ExxonMobil CEO says energy demand set to rise by 30% to 2040
Riyadh (Platts)--21Nov2011/740 am EST/1240 GMT
Global economic output is set to double as the global population grows
to 8.7 billion people by 2040, when global energy demand will be 30% higher
than it was in 2010, ExxonMobil CEO Rex Tillerson said Monday.
Speaking in Saudi Arabia at the launch of the King Abdullah Petroleum
and Research Center, Tillerson said meeting that all sources of energy would
need to be harnessed "wherever they are economically competitive" to satisfy
However, developing new sources of energy alone will not be enough
without effective policies to improve energy efficiency.
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"Increasing energy efficiency is not a luxury. It is a necessity.
Without the gains in energy efficiency that are projected for the next three
decades, energy use would need to be four times higher just to enable the
same level of economic progress," Tillerson said.
That is why the role of governments is crucial in establishing
competitive and effective energy policies.
"The energy challenges the world faces require a business climate that
encourages and enables investment, innovation, and cooperation," Tillerson
said. "This means governments play a crucial role in the energy industry's
ability to expand supplies of energy and increase efficiency in a safe and
environmentally responsible way," he added.
"Governments that promote the rule of law and the sanctity of contracts
attract capital flows that help direct national and international resources
to their highest and most efficient use," the ExxonMobil boss said.
"Sound energy policies that provide a stable and fair legal, tax, and
regulatory framework encourage the long-range thinking, investment decisions,
and mutually beneficial partnerships that allow the industry to excel," he
said, adding that as long term investors in Saudi Arabia "we can confirm that
the kingdom has proven to be an excellent partner in this regard."
Tillerson made no mention of a reported agreement between ExxonMobil and
the Kurdistan Regional Government for six oil blocks, a deal that has raised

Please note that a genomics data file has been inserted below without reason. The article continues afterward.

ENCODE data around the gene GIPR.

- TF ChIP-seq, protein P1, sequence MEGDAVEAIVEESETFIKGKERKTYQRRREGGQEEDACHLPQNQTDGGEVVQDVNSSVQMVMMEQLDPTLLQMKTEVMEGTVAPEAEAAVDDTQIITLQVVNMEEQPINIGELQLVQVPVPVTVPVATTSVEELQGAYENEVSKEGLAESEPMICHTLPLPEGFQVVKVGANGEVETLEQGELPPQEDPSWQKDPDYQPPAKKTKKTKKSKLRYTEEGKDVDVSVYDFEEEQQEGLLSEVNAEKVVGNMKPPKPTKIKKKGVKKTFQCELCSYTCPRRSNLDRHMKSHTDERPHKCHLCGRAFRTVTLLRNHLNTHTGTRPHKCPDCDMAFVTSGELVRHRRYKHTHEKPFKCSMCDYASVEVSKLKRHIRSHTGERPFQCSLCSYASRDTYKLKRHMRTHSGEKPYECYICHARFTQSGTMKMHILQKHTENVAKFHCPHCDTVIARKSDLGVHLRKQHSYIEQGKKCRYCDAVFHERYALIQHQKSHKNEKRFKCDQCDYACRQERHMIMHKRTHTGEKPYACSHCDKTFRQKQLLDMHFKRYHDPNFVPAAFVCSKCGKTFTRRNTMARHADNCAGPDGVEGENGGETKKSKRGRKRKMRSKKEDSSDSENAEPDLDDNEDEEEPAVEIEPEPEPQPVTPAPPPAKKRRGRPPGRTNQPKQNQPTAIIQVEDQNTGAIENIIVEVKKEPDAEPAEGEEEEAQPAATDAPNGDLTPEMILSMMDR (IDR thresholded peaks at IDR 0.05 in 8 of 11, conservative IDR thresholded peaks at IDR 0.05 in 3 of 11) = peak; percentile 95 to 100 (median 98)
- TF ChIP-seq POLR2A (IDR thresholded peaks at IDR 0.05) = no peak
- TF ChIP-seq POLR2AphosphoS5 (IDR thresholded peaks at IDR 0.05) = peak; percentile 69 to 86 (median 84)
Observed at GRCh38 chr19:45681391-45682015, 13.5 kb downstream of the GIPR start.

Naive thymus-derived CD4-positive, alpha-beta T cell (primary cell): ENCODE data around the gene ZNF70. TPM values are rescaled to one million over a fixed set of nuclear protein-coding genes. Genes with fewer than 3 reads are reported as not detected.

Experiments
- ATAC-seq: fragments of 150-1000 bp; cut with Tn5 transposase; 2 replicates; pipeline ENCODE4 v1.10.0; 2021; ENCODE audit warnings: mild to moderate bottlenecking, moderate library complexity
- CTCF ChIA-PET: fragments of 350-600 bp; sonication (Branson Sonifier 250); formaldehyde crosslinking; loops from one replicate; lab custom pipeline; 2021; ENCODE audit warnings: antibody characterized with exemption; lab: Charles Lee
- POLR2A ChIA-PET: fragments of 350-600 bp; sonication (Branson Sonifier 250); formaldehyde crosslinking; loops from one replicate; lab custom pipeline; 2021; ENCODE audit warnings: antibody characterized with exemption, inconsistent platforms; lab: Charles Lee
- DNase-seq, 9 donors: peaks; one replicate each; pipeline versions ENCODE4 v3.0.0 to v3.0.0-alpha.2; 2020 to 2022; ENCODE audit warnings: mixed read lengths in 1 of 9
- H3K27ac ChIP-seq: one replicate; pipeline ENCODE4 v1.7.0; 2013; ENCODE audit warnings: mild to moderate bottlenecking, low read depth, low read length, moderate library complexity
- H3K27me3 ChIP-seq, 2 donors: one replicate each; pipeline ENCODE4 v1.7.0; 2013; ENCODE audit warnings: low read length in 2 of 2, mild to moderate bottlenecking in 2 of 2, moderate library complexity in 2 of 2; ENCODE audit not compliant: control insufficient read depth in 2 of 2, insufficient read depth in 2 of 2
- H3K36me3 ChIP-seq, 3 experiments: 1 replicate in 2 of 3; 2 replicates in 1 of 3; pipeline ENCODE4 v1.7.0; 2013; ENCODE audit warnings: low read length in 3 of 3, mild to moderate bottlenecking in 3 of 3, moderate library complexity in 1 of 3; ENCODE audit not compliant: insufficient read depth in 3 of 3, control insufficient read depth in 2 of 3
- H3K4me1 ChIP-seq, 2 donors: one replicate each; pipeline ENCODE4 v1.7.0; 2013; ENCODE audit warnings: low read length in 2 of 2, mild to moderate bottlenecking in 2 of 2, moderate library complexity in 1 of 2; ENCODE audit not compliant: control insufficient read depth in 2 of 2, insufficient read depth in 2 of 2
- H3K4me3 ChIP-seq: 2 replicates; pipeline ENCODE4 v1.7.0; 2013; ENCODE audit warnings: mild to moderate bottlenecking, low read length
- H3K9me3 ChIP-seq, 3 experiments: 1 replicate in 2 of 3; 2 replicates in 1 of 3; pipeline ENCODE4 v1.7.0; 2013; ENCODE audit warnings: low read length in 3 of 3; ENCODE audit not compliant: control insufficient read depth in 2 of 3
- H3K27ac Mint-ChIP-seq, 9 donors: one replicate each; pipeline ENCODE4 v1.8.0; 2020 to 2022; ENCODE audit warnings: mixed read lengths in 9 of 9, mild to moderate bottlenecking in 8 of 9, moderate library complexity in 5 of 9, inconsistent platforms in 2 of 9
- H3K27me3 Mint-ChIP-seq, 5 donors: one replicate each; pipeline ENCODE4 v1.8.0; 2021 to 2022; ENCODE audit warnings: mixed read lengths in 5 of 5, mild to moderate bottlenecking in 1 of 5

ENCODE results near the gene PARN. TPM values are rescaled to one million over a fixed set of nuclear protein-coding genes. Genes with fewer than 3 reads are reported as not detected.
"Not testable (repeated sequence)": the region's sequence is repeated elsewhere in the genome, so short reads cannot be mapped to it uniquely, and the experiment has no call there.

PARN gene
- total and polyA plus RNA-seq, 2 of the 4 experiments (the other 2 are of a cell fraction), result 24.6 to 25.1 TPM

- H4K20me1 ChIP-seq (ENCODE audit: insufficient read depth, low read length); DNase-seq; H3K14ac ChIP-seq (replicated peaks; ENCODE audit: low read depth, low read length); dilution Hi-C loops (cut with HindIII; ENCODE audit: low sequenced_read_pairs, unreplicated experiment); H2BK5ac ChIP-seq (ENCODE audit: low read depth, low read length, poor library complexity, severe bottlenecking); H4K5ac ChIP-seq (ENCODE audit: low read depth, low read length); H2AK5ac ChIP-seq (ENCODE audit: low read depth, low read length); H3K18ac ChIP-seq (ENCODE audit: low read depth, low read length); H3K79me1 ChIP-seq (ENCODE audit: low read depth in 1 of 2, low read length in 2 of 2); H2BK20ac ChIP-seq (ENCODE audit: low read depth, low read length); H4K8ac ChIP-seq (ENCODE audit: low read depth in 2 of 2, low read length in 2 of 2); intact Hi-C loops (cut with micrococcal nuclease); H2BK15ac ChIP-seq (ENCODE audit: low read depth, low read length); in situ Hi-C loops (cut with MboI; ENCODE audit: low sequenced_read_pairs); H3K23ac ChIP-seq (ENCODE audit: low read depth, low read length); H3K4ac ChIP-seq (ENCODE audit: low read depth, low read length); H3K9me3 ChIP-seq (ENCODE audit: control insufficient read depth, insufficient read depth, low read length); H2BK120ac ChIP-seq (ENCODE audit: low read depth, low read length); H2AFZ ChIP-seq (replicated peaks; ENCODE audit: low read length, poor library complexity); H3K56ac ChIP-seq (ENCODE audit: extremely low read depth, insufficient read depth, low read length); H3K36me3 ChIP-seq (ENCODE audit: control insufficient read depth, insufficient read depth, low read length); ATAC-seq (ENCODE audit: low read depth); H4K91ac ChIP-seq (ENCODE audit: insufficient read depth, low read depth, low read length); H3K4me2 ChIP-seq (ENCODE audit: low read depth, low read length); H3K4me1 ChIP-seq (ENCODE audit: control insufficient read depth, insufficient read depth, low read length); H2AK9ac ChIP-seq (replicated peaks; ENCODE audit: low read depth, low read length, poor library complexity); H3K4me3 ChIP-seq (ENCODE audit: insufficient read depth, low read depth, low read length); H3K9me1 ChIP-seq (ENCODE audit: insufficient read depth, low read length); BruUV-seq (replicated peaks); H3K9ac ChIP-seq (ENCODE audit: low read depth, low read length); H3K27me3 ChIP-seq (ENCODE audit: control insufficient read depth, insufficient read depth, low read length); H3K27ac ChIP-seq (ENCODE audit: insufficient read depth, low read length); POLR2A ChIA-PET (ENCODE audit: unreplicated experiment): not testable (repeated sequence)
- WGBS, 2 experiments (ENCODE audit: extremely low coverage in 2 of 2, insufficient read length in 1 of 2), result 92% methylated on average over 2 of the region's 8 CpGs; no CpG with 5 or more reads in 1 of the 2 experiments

questions because three of the blocks appear to be in disputed territory. The
contracts -- reportedly concluded in October with no formal announcement yet
by ExxonMobil -- also appear to challenge Baghdad's view that
production-sharing contracts awarded by the KRG are illegal.
He refused to comment when asked to confirm whether ExxonMobil had
indeed entered into an agreement with the KRG nor would he comment on the
fate of the West Qurna 1 oil field development project, where it is operator
in partnership with Shell under a long-term service contract rather than the
more attractive production-sharing formula offered by the Kurds.
The KRG announced the agreements last week during a conference in Erbil.
In a question and answer session after his presentation, Tillerson said
the future energy mix is likely to look much as it is today despite the
anticipated growth in renewable energy.
"My expectation is that the sources of energy are not going to be too
different than they are today. Oil, gas, coal and nuclear are going to play
the same important role as they do today and roughly in the same
proportions," he said. "As alternative fuel components are developed...they
will grow at a very rapid pace but but they start from a very small base."
Where wind, solar, hydro and other forms of energy such as biofuels will
continue to develop and even register double digit growth, they will still
account for single digits in the overall energy complex, Tillerson said.
"The world will require the same sources of energy that it requires
today," he added.
Yet each of these resources face challenges and limitations, Tillerson
Biofuels, for example, are being manufactured according to old, well
established technologies and a lot of work is needed to improve efficiency.
However, subsidies discourage innovation, he added.
The industry needs "a breakthrough before biofuels will be competitive.
Work is ongoing but each of them has their own challenges," Tillerson
"The subsidies that have gone into corn-based ethanol have set biofuel
innovation back because they have picked an old technique to subsidize rather
than new technology," Tillerson said, adding that the policy on ethanol
amounted to a "quick fix" as opposed to a long-term sustainable solution.
As for shale gas and shale oil resources, while they are abundant
globally, they are not all equal. While shale gas deposits were present in
the Middle East and will potentially be important, developing them would
require higher unit costs than conventional gas, in particular onshore gas.
In the US and Canada, however, the cost of supply of shale gas has been
driven down to a point where "it is viable to be considered for export to
nations elsewhere," Tillerson said.
--Kate Dourian, firstname.lastname@example.org